…the ambient air tone of the basement in each scene was actively designed so the sound matched the psychological state of the character.

For the secret basement, we designed the sound of water flowing through the pipes and a heavy air tone. In addition, the ambient air tone of the basement in each scene was actively designed so the sound matched the psychological state of the character.

For example, when Ki-woo [Woo-sik Choi] goes back down to the basement to kill Geun-se [Myeong-hoon Park], the air tone in the basement was designed differently in color and size according to Ki-woo’s anxious psychology. Instead of score, we use the air ambience sound to express the tension of Ki-woo’s psychological state.

What were some of the main sonic elements that helped to contrast these two different ‘worlds’ of the haves and have-nots?

RTC: The difference in sound between the social classes in Parasite starts with the spatial design of the houses in which each character lives.

For the poor Kim house, we used sound to accentuate the semi-underground location and limited size of the space with its narrow interior. We achieved this by utilizing the external ambience noises from the Kim’s neighborhood.

Outside noises — such as the noise of the neighborhood in the opening sequence of the movie, the sound of footsteps moving across the ceiling coming from the upper floors of the house, and the sound of the local merchant’s microphone — were used to create an external ambient sound that was heard inside the basement apartment. We placed these sounds in the side and back surround speakers and ceiling speakers.

Conversely, the rich Park house is a quiet neighborhood of rich people. There wasn’t as much environmental noise interference. So to help the audience imagine the location and size of the rich Park house, our sound design used elements that can be expressed in the indoor space.

Parasite Film Foley

For example, for dialogue in the rich Park house, we used reverb that extended into the surround channel to express the wide space of the rich house. Since the custom-built set for the Park house was constructed from wood, the production sound effects could not be used because it wasn’t representative of the marble and cement surfaces shown in the movie. So, I designed all the footstep sounds with Foley recording and also used a variety of reverbs on top of a rich, wide indoor space and basement.

There’s a scene in the secret basement in which Dong-ik Park [Sun-kyun Lee] comes home from work, and Geun-se hears the sound of his feet walking up the stairs from the underground parking lot. In the Atmos mix, we placed those footsteps in the ceiling speaker. And the strange atmosphere in the secret basement, which we first enter during the rain storm, we created that using the sound of water moving through pipes, which were placed in the ceiling speaker.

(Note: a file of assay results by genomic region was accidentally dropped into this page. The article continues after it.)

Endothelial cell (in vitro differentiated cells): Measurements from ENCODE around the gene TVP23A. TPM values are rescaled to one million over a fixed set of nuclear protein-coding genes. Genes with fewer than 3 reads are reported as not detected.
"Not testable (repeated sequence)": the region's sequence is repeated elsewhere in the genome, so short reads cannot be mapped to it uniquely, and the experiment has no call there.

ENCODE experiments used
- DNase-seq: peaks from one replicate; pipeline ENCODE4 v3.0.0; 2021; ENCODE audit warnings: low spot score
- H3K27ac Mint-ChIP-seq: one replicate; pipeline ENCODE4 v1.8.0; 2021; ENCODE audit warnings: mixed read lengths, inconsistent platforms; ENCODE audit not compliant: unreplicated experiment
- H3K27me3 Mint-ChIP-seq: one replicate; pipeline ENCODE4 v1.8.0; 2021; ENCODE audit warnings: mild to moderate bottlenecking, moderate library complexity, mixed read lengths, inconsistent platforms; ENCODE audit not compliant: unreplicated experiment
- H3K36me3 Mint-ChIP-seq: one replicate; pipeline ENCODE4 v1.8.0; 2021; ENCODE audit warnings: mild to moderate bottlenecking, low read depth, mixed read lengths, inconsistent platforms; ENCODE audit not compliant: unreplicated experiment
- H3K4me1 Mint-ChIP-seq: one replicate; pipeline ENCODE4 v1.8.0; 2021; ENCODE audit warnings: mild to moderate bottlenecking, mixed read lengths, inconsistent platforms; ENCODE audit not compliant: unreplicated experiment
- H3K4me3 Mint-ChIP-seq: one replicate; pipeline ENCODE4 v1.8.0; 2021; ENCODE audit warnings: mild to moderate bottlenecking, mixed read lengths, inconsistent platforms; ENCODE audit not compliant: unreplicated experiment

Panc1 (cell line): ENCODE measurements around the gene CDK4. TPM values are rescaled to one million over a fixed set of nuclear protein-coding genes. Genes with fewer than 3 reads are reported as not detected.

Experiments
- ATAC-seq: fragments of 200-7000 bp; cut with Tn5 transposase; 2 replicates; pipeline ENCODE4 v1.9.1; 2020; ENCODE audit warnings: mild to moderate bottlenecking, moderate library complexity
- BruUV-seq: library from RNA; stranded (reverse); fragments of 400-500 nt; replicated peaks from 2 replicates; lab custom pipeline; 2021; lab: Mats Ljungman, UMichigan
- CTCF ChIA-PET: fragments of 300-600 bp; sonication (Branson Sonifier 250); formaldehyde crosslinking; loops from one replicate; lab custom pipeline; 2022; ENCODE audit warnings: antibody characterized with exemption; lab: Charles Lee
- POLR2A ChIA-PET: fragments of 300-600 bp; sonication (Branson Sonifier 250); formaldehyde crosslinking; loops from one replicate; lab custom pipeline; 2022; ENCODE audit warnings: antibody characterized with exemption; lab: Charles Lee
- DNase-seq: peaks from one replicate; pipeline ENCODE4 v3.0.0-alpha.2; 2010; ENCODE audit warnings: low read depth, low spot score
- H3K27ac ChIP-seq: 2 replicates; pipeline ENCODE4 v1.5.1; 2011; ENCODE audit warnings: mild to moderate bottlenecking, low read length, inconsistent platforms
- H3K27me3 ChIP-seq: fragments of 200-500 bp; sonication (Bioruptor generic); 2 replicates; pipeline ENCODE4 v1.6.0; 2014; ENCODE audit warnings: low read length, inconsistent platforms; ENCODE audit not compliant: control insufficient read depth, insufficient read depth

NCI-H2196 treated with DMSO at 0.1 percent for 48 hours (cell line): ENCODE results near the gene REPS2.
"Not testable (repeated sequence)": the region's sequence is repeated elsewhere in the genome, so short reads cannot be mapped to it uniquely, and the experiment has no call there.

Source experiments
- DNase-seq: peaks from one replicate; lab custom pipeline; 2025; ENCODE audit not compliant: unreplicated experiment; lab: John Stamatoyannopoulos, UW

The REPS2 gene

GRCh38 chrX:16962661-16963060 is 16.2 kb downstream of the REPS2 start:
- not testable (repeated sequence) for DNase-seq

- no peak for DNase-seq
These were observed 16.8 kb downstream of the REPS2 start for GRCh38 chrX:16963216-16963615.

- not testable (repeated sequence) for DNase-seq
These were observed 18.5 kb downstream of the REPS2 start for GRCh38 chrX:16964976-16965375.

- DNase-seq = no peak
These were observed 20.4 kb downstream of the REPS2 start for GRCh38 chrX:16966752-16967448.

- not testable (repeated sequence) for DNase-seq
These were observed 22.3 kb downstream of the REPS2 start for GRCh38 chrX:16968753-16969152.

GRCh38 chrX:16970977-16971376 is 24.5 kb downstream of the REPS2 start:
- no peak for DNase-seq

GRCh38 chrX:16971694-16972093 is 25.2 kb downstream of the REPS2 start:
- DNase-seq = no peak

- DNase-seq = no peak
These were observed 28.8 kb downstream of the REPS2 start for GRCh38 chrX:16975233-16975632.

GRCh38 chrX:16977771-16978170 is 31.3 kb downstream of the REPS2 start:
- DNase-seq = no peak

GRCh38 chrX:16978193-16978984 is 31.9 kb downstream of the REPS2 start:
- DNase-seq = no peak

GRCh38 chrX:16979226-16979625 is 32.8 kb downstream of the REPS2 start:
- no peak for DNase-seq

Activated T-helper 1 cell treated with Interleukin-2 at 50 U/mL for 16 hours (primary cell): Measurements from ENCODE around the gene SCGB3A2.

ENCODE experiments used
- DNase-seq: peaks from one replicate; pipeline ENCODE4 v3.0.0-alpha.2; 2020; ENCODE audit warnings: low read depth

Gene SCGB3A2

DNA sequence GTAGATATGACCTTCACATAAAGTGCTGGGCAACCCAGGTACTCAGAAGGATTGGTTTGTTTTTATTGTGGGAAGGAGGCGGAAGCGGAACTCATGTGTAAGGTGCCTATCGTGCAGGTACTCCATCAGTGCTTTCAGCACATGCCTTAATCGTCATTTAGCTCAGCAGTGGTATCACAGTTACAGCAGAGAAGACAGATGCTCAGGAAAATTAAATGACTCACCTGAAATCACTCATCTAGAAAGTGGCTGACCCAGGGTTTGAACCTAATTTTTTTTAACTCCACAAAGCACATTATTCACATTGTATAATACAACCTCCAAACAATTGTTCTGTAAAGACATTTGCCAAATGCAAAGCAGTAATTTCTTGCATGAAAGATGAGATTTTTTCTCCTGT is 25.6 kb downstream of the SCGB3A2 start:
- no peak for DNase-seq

How were you able to use sound to convey the tension in this film? Can you share some examples of specific scenes where sound (rather than music) set the tone?

RTC: Basically, the way to convey tension without using music is to have minimal sound or silence.

The audience can feel nervous about the silence on the screen. To convey this tension, the basement air-tone was designed in depth. In the scene where Ki-woo goes back down to the basement with the scholar’s rock, we accentuate his breathing sound to communicate Ki-woo’s nervousness. We designed the texture of the air-tone in each scene, and the sound of his footsteps as he walks down the stairs into the basement. Also, to deliver the maximum amount of tension to the audience, the air tone in the basement slowly rises before Ki-woo gets caught in Geun-se’s snare.

We always experience new feelings of anxiety and tension in our lives when we encounter sounds that are unfamiliar to us, separate from the sounds of our unconscious lives.

To create a strange, uneasy feeling you need to use sounds that aren’t natural and familiar. We always experience new feelings of anxiety and tension in our lives when we encounter sounds that are unfamiliar to us, separate from the sounds of our unconscious lives.

To create new, strange noises, I use filters or EQs to design tones and then layer these designed sounds together. I sometimes increase or decrease the length of the sound, and I also add air to the sound using reverb.

 

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The rain sequence is really important. The torrential rain ruins the Park family camping trip. But for the Kim family, everything gets ruined — their home and everything in it. The Parks return to sleep in their perfect house and the Kims end up sleeping in an emergency shelter. How did you use the sound of rain and rushing water to illustrate this difference?

RTC: It is the law of nature that water flows from top to bottom. The rain falling on the rich Park house is just normal and the water flows down to the poor Kim’s house. Ki-taek’s [Kang-ho Song] family, who are leaving the rich Park house, continues to follow the flowing rainwater downwards. The sound design for this varies in texture depending on the space and location of the scene but persists in quantity. In particular, the close-up sound of rain water flowing is a metaphor that drives Ki-taek’s family to despair even more.